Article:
Moscow: Russia will not support efforts to punish North Korea for sinking a South Korean warship until it is fully convinced Pyongyang was behind the incident, a foreign ministry spokesman said Thursday.
"We need to receive 100 percent proof of North Korea`s role in the sinking of the corvette," the spokesman, Igor Lyakin-Frolov, was quoted as saying by the Interfax news agency.
"Our specialists are currently studying the materials of the investigation. We need to draw our own conclusions about what happened. Everything will depend on the situation and the body of evidence."
The comments came a day after Russia announced that it was sending a team of experts to South Korea to assess the evidence about North Korea`s involvement in the sinking of the warship, which left 46 sailors dead.
In a separate report, a senior source in Russia`s navy suggested that Moscow was unhappy about being excluded from the lengthy multinational investigation into the sinking of the Cheonan, a 1,200-tonne corvette.
The investigation -- which included experts from South Korea, the United States, Australia, Britain and Sweden -- concluded last week that there was overwhelming evidence that the ship had been sunk by a North Korean torpedo.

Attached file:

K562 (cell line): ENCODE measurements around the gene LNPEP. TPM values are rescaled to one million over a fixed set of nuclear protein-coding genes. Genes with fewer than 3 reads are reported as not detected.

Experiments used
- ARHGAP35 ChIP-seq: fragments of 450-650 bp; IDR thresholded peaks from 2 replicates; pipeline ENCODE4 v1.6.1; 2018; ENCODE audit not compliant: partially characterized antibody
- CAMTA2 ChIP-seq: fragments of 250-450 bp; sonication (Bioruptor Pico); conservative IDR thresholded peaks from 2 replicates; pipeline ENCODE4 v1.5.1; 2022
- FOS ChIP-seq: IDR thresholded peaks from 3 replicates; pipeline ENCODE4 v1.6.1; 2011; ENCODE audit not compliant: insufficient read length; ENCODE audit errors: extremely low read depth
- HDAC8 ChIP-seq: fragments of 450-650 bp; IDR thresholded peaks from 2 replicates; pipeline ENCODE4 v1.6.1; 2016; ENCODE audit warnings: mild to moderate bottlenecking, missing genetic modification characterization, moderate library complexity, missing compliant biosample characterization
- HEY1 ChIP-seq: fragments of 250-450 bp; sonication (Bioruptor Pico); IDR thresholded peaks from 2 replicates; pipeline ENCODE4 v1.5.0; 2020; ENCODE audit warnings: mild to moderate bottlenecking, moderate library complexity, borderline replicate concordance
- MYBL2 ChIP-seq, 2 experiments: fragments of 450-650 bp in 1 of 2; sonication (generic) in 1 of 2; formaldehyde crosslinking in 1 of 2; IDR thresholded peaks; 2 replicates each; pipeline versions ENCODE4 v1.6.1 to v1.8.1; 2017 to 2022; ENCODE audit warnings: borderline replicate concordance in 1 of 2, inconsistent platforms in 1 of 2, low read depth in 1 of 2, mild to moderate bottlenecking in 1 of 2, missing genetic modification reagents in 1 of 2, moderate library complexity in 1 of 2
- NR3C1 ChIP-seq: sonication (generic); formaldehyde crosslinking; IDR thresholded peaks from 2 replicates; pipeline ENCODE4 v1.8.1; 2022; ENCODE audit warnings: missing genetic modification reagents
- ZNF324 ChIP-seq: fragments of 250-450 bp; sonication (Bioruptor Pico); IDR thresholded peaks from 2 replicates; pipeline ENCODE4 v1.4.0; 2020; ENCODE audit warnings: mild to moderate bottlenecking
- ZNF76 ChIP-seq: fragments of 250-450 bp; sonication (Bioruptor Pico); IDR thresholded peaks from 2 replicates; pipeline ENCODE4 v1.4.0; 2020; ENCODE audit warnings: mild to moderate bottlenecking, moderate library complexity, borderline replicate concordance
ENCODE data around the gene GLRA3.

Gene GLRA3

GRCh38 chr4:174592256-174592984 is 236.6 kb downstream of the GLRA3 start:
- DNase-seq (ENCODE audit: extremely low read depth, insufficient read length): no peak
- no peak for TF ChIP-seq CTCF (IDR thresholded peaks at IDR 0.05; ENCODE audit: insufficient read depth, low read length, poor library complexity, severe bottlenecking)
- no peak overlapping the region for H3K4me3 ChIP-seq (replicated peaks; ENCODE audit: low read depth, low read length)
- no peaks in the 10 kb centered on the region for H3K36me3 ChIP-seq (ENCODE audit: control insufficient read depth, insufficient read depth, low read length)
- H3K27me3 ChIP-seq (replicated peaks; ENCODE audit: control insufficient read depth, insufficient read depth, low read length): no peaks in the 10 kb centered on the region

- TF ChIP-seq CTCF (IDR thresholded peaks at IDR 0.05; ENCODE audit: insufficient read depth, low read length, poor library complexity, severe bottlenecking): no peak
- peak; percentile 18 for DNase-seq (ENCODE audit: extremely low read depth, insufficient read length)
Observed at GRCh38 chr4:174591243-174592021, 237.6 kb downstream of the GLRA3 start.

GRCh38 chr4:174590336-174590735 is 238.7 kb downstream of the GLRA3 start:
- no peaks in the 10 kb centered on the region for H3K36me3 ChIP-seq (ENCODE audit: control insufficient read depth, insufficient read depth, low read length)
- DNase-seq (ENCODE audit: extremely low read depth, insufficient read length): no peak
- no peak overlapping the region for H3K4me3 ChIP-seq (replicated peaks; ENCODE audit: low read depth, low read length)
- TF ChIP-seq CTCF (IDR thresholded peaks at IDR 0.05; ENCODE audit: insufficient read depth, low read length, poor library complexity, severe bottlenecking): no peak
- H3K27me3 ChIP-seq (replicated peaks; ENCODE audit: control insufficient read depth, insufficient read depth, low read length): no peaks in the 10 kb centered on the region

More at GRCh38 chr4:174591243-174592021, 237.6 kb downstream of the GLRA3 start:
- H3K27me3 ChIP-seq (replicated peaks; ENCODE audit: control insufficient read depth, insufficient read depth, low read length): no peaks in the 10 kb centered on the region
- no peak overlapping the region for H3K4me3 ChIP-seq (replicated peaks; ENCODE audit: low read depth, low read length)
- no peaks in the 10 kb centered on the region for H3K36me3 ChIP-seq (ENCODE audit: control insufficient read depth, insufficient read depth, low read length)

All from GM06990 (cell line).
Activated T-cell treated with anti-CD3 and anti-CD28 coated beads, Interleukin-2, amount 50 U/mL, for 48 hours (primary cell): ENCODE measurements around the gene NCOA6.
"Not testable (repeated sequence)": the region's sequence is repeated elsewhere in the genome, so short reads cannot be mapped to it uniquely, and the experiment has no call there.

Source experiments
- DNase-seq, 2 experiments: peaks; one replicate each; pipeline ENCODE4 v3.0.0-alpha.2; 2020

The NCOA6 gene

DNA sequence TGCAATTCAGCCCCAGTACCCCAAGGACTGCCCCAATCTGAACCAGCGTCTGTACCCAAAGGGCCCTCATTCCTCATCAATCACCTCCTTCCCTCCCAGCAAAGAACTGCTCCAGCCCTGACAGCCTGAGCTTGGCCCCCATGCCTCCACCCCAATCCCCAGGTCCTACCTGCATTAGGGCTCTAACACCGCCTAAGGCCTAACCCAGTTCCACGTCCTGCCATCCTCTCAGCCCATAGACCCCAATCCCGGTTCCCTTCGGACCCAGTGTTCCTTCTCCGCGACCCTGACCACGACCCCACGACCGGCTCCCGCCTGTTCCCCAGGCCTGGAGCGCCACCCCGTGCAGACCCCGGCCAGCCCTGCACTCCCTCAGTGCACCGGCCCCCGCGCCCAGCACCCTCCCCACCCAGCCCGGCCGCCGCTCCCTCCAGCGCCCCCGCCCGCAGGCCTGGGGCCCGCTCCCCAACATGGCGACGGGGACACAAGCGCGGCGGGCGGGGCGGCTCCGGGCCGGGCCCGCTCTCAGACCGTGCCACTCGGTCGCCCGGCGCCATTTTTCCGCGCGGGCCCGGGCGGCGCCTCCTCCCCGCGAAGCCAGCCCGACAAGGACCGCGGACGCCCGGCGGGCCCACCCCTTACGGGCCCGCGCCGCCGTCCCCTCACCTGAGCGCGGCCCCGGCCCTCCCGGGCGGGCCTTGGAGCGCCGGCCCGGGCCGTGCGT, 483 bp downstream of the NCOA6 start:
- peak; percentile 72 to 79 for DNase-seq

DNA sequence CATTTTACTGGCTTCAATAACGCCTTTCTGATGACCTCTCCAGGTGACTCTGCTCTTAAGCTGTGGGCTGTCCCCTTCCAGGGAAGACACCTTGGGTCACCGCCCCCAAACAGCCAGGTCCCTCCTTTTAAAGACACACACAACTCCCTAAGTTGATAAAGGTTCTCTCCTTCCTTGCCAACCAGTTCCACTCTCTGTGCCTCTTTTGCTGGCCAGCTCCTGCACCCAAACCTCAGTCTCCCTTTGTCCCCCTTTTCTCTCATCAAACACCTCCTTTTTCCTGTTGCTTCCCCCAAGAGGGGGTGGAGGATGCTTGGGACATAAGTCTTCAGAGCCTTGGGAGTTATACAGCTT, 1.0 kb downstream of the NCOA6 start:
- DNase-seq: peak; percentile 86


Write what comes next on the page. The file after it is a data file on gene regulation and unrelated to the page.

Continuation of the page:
"With the participation of Russian specialists, the results of the investigation into the incident might have been more complete and objective," the Russian navy source told Interfax.
South Korea has cut trade ties with North Korea and is seeking diplomatic support for new United Nations sanctions against Pyongyang over the incident, seen as the worst provocation since the end of the 1950-53 Korean War.
Pyongyang has denied any role in the sinking of the Cheonan, which went down in waters disputed by North and South Korea on March 26.
As a permanent member of the UN Security Council, Russia has the power to veto any new sanctions against North Korea over the deadly incident.
Russia, which has a short land border with North Korea, is set to hold major naval exercises in June in the Sea of Japan, close to the Korean Peninsula, which were planned before the current tensions broke out.